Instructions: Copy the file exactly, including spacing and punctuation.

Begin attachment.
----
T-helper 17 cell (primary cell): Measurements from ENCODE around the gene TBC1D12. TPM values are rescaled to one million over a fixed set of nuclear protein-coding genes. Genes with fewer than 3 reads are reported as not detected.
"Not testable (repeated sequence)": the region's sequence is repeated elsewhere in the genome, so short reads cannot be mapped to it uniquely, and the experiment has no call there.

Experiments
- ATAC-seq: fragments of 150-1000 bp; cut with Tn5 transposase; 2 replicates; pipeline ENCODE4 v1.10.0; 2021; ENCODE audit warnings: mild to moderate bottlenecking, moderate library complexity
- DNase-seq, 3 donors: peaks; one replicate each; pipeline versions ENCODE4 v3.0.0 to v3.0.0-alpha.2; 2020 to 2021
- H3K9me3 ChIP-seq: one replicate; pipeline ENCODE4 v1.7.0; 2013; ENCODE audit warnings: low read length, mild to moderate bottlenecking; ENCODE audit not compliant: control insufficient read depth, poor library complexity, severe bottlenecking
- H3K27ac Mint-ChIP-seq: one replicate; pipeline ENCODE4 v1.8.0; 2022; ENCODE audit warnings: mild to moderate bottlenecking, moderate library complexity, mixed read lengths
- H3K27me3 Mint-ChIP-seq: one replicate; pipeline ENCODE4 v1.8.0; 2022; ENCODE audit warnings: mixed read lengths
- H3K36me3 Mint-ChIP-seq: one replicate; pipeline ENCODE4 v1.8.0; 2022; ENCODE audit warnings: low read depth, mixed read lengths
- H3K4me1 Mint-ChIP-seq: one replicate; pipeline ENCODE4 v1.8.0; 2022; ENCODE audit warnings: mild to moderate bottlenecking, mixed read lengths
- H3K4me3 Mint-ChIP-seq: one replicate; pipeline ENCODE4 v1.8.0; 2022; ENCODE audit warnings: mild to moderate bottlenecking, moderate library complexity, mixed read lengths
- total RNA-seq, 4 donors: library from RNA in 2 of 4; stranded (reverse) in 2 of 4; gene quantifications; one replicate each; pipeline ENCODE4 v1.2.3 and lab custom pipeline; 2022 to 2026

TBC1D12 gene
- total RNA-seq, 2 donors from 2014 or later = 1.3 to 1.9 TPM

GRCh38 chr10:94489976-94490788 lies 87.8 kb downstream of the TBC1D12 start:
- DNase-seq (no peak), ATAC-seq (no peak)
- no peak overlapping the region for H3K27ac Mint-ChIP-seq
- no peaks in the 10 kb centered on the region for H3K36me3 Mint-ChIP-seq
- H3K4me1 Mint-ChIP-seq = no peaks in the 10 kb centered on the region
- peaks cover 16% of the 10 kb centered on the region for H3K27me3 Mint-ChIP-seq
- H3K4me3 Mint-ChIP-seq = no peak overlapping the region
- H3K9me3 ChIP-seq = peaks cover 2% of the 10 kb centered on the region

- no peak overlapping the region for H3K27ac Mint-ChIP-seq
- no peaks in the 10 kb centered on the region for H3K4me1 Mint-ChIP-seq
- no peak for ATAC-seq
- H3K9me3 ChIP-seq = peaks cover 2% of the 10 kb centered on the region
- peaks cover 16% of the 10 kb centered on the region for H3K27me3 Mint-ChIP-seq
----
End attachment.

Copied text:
T-helper 17 cell (primary cell): Measurements from ENCODE around the gene TBC1D12. TPM values are rescaled to one million over a fixed set of nuclear protein-coding genes. Genes with fewer than 3 reads are reported as not detected.
"Not testable (repeated sequence)": the region's sequence is repeated elsewhere in the genome, so short reads cannot be mapped to it uniquely, and the experiment has no call there.

Experiments
- ATAC-seq: fragments of 150-1000 bp; cut with Tn5 transposase; 2 replicates; pipeline ENCODE4 v1.10.0; 2021; ENCODE audit warnings: mild to moderate bottlenecking, moderate library complexity
- DNase-seq, 3 donors: peaks; one replicate each; pipeline versions ENCODE4 v3.0.0 to v3.0.0-alpha.2; 2020 to 2021
- H3K9me3 ChIP-seq: one replicate; pipeline ENCODE4 v1.7.0; 2013; ENCODE audit warnings: low read length, mild to moderate bottlenecking; ENCODE audit not compliant: control insufficient read depth, poor library complexity, severe bottlenecking
- H3K27ac Mint-ChIP-seq: one replicate; pipeline ENCODE4 v1.8.0; 2022; ENCODE audit warnings: mild to moderate bottlenecking, moderate library complexity, mixed read lengths
- H3K27me3 Mint-ChIP-seq: one replicate; pipeline ENCODE4 v1.8.0; 2022; ENCODE audit warnings: mixed read lengths
- H3K36me3 Mint-ChIP-seq: one replicate; pipeline ENCODE4 v1.8.0; 2022; ENCODE audit warnings: low read depth, mixed read lengths
- H3K4me1 Mint-ChIP-seq: one replicate; pipeline ENCODE4 v1.8.0; 2022; ENCODE audit warnings: mild to moderate bottlenecking, mixed read lengths
- H3K4me3 Mint-ChIP-seq: one replicate; pipeline ENCODE4 v1.8.0; 2022; ENCODE audit warnings: mild to moderate bottlenecking, moderate library complexity, mixed read lengths
- total RNA-seq, 4 donors: library from RNA in 2 of 4; stranded (reverse) in 2 of 4; gene quantifications; one replicate each; pipeline ENCODE4 v1.2.3 and lab custom pipeline; 2022 to 2026

TBC1D12 gene
- total RNA-seq, 2 donors from 2014 or later = 1.3 to 1.9 TPM

GRCh38 chr10:94489976-94490788 lies 87.8 kb downstream of the TBC1D12 start:
- DNase-seq (no peak), ATAC-seq (no peak)
- no peak overlapping the region for H3K27ac Mint-ChIP-seq
- no peaks in the 10 kb centered on the region for H3K36me3 Mint-ChIP-seq
- H3K4me1 Mint-ChIP-seq = no peaks in the 10 kb centered on the region
- peaks cover 16% of the 10 kb centered on the region for H3K27me3 Mint-ChIP-seq
- H3K4me3 Mint-ChIP-seq = no peak overlapping the region
- H3K9me3 ChIP-seq = peaks cover 2% of the 10 kb centered on the region

- no peak overlapping the region for H3K27ac Mint-ChIP-seq
- no peaks in the 10 kb centered on the region for H3K4me1 Mint-ChIP-seq
- no peak for ATAC-seq
- H3K9me3 ChIP-seq = peaks cover 2% of the 10 kb centered on the region
- peaks cover 16% of the 10 kb centered on the region for H3K27me3 Mint-ChIP-seq